We spent several Saturdays in class at venues around Columbus with various instructors. For example, we learned of the prairie garden at COSI, the wetlands and vernal pools at Darfee Park, and the Museum of Biological Diversity. Most classes were several hours in length, so we spent an entire afternoon with John Wenzel at the Museum as he explained what the Museum provided in the way of research and then he gave us a tour of the facility. I was hooked. I walked out of there thinking “This is the best collection of dead things I’ve ever seen!”

As part of the Naturalist program, we agreed to volunteer for a specified amount of time. I volunteered several hours mapping locations of bluebird houses for the Dublin Parks and Rec office. My territory was about a third of the Dublin City limits and I was given a map and a handheld GPS to log in the houses I found. But that wasn’t enough hours. I remembered Dr. Wenzel saying the Museum held an open house once a year and they always needed help. So I emailed him. He promptly forwarded my email to Cynthia Dassler, who was in charge of volunteers that year. Cynthia was happy to have me on board and gave me many interesting things to do – mounting skulls, making posters, arranging the exhibit items from Peary’s polar expedition, etc. Cynthia indicated that I did a fine job and if I wanted to further volunteer to contact her.

I waited a few weeks and finally emailed Cynthia saying I’d like to come talk about volunteering at the Museum.  When I arrived, Cynthia introduced me to Mesfin Tadesse and said Mesfin could use help here in the Herbarium or we can find other work for you to do. Mesfin was quick to say “yes, we have many thousands of specimens that need mounted and no one to do it.”  That was all it took. I am a sucker when it comes to people needing help, and thousands of specimens and no one to mount them seemed like a person in serious need!

I knew absolutely nothing about mounting plant specimens, but I agreed to give it a try, even though I had told myself that I wanted to volunteer with something other than plants. It’s not that I don’t like plants. I have dirt in my veins, a Master Gardener certificate, and an insane need to plant something each spring. But Mesfin had a huge need. So here I am, after 8 years, still mounting plants. I love working with the students, faculty and the other Herbarium volunteer, Donna. Volunteering in the Herbarium has brought more than just a volunteer activity – it brought me new friends and acquaintances. Thank you Cynthia and Mesfin!”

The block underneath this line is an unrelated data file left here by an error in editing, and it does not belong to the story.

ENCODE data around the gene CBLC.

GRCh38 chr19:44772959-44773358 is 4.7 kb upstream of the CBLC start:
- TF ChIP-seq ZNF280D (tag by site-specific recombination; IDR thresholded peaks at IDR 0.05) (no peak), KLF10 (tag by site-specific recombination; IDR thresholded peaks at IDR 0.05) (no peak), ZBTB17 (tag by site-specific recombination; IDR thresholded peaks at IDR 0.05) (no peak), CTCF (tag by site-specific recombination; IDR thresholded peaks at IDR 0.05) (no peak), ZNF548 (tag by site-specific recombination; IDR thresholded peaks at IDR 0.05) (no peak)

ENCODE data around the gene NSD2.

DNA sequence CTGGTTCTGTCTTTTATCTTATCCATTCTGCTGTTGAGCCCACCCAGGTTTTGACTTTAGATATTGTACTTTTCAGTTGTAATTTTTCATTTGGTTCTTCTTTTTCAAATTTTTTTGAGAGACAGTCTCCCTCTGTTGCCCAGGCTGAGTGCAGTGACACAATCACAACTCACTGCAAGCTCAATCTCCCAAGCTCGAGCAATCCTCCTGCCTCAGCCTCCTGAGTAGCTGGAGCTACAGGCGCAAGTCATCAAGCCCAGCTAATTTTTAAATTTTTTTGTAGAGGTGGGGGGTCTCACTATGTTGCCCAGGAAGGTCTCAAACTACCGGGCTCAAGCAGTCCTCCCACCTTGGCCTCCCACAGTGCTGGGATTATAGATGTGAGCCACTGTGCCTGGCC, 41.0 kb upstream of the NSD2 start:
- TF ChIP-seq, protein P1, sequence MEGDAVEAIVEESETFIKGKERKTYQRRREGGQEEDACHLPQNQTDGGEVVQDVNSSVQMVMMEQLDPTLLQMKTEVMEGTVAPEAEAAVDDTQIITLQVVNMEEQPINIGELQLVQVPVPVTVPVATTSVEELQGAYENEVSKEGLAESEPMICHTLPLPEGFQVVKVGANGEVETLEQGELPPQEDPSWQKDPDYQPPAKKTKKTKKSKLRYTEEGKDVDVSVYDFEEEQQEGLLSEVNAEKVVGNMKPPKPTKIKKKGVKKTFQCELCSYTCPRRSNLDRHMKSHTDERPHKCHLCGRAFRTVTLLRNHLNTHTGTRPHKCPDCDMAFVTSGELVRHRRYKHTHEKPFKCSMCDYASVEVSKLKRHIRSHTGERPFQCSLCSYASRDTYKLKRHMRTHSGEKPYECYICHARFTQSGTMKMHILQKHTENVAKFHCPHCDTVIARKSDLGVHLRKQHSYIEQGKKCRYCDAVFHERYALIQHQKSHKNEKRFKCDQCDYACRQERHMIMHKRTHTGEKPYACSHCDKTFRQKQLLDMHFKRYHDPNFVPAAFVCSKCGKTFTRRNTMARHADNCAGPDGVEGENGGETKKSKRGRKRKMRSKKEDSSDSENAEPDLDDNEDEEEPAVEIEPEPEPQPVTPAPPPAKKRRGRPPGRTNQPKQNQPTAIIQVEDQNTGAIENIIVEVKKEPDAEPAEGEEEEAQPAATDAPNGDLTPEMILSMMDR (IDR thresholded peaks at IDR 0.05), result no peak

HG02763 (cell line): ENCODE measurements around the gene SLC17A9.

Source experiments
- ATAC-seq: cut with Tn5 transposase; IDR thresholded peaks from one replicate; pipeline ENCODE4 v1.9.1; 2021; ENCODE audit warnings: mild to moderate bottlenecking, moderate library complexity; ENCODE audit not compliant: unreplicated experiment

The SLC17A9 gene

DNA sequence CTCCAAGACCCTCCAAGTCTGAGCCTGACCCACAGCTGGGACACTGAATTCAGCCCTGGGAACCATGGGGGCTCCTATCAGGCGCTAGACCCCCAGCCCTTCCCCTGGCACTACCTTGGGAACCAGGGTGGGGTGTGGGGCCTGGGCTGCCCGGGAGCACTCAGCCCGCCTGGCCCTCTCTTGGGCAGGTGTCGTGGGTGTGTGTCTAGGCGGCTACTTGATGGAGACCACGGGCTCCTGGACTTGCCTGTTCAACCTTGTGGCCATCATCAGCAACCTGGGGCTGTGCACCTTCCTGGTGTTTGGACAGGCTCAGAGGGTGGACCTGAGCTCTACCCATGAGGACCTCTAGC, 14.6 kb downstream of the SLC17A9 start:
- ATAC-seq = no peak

About the Authors: Donna Schenk and Marty Marlatt are long-time volunteers in the herbarium.

Impressions of working in the Herbarium

I have been working at The Ohio State University Herbarium in the Department of Evolution, Ecology, and Organismal Biology (EEOB) since May 2015. This particular unit is known for its vast collection of botanical specimens. A quick stroll through the herbarium paints a picture of its deep reserve of information. This stroll both begins and ends with my workplace, the herbarium preparation room, where my co-workers and I mount pressed plants as our student job.

Workplace to process plant specimens in the herbarium

Workplace to process plant specimens in the herbarium

For us, a typical work day starts by preparing all the necessary utensils or equipment. First I lay out a sheet of plexiglass as the working surface. Then I prepare a suitable ratio of Elmer’s glue (used for wood, paper, etc.) with water, and the brushes that I’ll need for the day. There’s a cabinet that includes the specimens that I and other assistants work from. One day we work with simpler, more sturdy specimens with wide leaves, like those of the Asteraceae (the daisy family) or Solanaceae (the potato family) – families of plants that I learned well while working here. Other days we work with grasses, the Poaceae, that are harder to mount as there are many thin surfaces to attach to the mounting paper. This will then be kept in a bin for up to 48 hours to dry, after which it will be taken out, sorted out, and given an accession number.  Additional work such as taping and sewing is done by volunteers. Finally the specimens are stored for posterity in the herbarium’s collection.